Trappist beer is brewed by Trappist monks. This is a Catholic order that originated within the Cistercian monastery of La Trappe in France in the 17th century. Trappist beers are mostly top-fermented and mainly bottle conditioned.
At the time of writing, fourteen Trappist monasteries are producing Trappist beer recognized by the International Trappist Association. Six of them are located in Belgium, two are in the Netherlands, and the other six are in France, England, Austria, Spain, Italy and the United States, respectively.
Some of the Trappist monasteries where beer is made allow visitors, who are welcome to taste the beer and buy it directly from the monastery. The main part of the monastery is typically off limits to beer tourists, so the beer tasting takes place is a designated area such as a vistor’s center. Brouwerij de Koningshoeven in Koningshoeven Abbey offers not only beer tastings but also tours of the old brewery and the current bottling plant at the abbey in Berkel-Enschot in the Netherlands.
Types of trappist beer
There is a special system in place to categorize trappist beers based chiefly on the amount of malt and the original gravity. The categories within the system are Enkel, Dubble, Tripel, and Quadrupel.
The word enkel means single, and trapist beer belonging to this group is brewed according to the basic recipe for trappist beer. This is the lightest type of trapist beer. For a long time, this was the beer intended for the monks themselves, and it is therefore also known as Patersbier (Father’s beer).
Two examples of enkel beer available for sale are Dorée by Chimay and Extra by Westmalle.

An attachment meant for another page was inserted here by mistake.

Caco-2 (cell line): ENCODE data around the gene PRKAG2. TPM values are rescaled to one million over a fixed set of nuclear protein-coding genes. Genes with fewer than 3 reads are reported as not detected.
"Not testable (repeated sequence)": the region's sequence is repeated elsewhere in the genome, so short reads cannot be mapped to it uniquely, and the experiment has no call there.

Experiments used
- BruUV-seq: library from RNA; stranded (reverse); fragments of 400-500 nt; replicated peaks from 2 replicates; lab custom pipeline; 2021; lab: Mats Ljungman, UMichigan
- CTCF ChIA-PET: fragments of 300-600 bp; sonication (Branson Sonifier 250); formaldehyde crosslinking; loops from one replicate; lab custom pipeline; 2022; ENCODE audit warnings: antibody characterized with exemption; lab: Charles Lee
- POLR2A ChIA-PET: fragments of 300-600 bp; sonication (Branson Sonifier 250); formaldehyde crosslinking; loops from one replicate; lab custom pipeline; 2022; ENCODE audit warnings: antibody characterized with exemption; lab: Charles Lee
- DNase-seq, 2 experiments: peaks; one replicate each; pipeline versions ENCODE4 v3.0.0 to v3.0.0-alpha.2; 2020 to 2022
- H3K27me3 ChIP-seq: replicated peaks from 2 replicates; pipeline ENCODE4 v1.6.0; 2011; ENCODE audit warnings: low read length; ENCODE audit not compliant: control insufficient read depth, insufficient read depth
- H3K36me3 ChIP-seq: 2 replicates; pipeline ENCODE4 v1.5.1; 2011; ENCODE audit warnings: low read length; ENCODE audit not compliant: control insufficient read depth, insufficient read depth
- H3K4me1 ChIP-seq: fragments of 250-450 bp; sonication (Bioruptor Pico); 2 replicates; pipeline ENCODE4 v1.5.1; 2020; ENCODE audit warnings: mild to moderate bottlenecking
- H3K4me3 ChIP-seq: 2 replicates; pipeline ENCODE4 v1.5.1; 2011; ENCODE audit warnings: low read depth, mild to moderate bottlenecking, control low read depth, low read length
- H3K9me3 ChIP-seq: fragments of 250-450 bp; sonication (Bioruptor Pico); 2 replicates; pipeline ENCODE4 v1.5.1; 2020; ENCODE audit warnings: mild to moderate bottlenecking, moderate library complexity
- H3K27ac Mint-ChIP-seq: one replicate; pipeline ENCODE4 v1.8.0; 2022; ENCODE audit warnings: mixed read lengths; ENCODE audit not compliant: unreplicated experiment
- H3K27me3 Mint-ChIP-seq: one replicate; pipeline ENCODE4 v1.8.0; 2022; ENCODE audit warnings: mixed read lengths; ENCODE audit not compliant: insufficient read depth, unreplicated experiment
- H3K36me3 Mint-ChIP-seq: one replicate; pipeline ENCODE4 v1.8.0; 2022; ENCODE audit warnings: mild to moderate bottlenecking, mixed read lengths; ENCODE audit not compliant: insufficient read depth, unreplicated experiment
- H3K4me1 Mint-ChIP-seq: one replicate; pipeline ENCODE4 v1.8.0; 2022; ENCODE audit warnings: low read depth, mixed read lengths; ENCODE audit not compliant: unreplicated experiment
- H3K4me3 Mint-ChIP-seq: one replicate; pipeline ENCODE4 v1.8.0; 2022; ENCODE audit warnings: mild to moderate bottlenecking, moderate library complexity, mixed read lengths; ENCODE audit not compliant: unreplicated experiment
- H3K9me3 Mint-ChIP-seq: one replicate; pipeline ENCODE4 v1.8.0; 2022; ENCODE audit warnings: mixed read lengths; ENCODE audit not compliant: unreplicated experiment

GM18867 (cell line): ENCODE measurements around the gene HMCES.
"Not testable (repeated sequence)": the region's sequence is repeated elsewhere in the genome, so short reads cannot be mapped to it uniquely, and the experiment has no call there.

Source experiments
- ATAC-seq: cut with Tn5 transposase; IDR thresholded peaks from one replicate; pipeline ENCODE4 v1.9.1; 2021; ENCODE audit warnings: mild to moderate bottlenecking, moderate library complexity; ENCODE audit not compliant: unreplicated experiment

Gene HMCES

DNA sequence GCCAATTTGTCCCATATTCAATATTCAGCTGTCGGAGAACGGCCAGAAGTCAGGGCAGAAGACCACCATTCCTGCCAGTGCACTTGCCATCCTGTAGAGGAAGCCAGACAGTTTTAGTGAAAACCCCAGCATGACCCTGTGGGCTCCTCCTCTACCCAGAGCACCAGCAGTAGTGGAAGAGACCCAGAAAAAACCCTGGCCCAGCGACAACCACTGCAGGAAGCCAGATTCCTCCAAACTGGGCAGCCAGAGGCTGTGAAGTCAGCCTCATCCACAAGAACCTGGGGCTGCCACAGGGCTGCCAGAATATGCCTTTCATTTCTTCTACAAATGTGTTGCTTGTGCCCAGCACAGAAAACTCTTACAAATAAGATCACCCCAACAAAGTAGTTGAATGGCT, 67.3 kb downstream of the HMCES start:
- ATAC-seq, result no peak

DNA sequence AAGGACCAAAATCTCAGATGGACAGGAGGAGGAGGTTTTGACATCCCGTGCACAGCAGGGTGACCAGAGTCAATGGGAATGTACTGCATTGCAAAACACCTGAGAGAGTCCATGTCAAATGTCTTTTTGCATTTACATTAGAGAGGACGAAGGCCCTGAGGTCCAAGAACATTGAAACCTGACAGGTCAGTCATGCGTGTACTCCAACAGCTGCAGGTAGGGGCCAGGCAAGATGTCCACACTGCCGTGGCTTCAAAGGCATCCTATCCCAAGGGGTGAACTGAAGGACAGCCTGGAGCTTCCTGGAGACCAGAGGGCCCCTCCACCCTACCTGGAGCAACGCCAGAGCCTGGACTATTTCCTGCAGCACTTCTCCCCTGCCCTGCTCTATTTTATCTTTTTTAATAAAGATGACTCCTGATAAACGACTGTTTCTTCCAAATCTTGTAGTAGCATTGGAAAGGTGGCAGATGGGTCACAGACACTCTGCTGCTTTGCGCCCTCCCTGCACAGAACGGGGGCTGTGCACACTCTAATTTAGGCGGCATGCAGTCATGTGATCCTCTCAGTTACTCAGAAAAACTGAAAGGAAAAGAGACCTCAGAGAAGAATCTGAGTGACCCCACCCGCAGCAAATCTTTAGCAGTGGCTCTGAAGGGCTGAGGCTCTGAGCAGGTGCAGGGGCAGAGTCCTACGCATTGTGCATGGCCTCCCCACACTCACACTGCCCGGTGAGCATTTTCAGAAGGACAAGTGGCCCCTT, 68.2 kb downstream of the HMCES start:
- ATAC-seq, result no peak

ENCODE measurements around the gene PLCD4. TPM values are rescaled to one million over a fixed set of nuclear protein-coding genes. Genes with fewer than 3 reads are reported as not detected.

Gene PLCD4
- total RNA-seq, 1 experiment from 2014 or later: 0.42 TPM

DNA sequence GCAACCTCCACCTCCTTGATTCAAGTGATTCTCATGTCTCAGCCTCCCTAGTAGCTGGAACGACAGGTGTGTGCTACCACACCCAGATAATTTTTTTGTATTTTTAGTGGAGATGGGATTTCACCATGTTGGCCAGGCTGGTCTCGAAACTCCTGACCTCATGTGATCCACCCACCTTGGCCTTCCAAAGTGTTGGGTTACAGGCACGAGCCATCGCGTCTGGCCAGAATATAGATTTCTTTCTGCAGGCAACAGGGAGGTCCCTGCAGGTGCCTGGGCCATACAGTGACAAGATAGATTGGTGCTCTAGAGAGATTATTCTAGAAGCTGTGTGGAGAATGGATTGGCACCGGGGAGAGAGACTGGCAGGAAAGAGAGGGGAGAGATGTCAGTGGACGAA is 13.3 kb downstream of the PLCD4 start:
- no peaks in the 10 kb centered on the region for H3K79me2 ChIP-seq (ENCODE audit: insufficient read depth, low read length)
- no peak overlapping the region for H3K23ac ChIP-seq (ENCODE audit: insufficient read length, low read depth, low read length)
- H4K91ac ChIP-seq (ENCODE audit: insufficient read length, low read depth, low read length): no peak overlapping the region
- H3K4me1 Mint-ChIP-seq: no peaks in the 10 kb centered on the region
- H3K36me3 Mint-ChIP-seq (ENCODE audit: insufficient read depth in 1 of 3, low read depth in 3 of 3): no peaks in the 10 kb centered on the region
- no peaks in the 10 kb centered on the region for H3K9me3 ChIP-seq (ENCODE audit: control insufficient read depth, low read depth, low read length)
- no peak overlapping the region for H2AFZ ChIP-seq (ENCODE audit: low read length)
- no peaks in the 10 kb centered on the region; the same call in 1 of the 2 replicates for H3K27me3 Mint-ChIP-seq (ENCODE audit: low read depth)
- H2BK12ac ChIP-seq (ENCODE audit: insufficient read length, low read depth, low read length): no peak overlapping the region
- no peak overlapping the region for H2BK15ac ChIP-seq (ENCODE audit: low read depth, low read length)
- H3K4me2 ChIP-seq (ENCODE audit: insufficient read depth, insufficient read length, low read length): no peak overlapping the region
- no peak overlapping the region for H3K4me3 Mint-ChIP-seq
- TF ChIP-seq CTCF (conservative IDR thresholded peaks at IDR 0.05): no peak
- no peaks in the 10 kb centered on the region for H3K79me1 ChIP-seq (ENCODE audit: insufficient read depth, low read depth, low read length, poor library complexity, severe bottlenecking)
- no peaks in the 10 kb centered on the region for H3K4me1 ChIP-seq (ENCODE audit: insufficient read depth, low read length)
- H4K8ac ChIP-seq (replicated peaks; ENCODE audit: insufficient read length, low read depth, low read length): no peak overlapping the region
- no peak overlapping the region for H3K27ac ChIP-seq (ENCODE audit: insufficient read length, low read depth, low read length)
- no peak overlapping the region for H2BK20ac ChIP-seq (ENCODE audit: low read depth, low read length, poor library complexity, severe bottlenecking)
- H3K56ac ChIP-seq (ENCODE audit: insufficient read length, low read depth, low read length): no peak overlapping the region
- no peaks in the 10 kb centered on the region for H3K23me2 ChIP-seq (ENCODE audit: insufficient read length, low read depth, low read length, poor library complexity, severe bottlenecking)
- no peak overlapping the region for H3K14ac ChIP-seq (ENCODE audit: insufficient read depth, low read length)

A type of beer brewed in Westmalle’s Trappist Abbey in 1856 is the origin of this type of trapist beer. The Westmalle Dubbel began highly popular and many other abbeys launched their own dubbels.
A dubbel is a fairly strong brown ale with an ABV in the 6-8% range. The body is rather heavy, the bitterness is understated, and there is both cereal character and pronounced fruitiness.
Examples of dubbels: Red/Premier from Chimay, La Trappe Dubbel from Koningshoeven, and Rochefort 6 from Brasserie de Rochefort.
Tripels tend to have an acohol content in the 8-10% ABV range. For many trappist breweries, this is the strongest beer they make. Westmalle Triple, which was developed in the 1930s, is considered the origin of this style of trappist beer. Westmalle Triple goes through a long secondary fermentation before being bottled with a dose od sugar and yeast.
Other examples of tripels are La Trappe Tripel and Chimay White/Cinq Cents.
When Koningshoeven launched a beer that was even stronger and darker than their tripel, they consequently labeled it quadrupel. Another example of a trapist beer that belongs in this category is Rochefort 10 from Brasserie de Rochefort.
Breweries recognized by the International Trappist Association (ITA)
As mentioned above, there are currently 14 ITA-recognized trappist breweris.
|Bières de Chimay, Belgium||1863|
|Brasserie d’Orval, Belgium||1931|
|Brasserie de Rochefort, Belgium||1899|
|Brouwerij Abdij Maria Toevlucht (Zundert), Netherlands||2013|
|Brouwerij de Koningshoeven (La Trappe), Netherlands||1884|
|Brouwerij der Sint-Benedictusabdij de Achelse Kluis (Achel), Belgium||1998|
|Brouwerij der Trappisten van Westmalle, Belgium||1836|
|Brouwerij Westvleteren/St Sixtus, Belgium||1838|
|Cerveza Cardeña Trappist, Spain||2016|
|Mont des Cats, France||1826|
|Mount St Bernard Abbey (Tynt Meadow), England||2018|
|St. Joseph’s Abbey in Spencer, Massachusetts, USA||2013|
|Stift Engelszell, Austria||2012|
|Tre Fontane Abbey, Italy||2015|